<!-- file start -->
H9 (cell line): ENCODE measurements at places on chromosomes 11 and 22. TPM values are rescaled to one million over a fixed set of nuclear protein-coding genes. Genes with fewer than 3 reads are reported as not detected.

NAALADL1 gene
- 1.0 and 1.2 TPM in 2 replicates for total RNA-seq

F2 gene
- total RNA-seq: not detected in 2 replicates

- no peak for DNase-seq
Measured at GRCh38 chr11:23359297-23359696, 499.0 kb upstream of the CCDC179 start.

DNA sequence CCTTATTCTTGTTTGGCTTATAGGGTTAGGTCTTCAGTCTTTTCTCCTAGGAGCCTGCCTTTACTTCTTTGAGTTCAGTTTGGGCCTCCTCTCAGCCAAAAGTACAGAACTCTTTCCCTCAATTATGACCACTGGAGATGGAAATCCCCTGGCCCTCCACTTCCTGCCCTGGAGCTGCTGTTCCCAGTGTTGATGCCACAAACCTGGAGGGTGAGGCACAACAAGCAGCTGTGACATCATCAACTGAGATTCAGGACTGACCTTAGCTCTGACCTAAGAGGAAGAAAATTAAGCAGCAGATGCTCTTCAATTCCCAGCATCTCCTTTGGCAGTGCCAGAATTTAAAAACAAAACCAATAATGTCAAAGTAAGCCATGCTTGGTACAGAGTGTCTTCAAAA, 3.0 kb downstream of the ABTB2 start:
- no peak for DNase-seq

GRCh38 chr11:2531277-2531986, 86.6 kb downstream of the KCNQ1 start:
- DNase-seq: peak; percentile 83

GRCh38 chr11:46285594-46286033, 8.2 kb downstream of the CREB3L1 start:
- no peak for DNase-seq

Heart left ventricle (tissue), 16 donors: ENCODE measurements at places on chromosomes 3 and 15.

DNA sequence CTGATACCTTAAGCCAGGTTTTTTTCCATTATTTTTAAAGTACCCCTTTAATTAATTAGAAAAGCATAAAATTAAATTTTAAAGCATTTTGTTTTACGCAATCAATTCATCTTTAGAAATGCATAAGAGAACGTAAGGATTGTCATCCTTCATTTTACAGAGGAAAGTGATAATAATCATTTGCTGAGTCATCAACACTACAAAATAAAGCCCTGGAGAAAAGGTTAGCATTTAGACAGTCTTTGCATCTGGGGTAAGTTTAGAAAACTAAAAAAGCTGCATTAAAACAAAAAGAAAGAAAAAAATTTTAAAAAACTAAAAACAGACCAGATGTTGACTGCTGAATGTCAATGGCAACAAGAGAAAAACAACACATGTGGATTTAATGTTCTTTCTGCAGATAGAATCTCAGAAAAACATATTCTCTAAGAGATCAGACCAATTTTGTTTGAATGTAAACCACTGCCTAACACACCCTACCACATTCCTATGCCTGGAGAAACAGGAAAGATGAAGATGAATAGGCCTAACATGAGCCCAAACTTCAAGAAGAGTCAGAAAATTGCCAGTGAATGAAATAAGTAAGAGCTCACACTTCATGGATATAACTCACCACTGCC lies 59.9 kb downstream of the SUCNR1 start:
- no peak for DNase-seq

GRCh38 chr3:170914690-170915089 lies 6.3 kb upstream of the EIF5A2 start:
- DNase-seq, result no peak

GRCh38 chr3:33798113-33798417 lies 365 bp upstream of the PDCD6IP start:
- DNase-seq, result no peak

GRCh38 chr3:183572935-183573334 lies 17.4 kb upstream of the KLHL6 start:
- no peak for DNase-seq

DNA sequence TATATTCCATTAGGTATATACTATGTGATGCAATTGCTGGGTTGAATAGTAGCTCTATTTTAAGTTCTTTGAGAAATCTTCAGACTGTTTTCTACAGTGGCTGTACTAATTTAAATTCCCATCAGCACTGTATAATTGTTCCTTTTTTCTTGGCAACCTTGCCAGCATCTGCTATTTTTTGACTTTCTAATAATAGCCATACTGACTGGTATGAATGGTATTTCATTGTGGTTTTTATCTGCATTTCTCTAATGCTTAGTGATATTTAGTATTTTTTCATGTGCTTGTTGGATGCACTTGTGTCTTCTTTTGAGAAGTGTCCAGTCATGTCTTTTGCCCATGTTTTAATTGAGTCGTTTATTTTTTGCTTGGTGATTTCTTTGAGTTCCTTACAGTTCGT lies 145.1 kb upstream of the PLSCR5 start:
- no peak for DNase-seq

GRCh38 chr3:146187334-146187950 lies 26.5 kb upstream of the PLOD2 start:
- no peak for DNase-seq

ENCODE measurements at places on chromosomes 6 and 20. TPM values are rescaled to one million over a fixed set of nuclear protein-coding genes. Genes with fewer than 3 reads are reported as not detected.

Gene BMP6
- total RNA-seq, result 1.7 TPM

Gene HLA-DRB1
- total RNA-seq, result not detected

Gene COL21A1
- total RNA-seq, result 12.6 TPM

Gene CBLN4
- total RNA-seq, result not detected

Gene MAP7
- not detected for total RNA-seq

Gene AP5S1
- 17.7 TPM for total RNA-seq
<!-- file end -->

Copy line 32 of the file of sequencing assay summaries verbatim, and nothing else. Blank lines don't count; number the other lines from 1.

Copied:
Gene COL21A1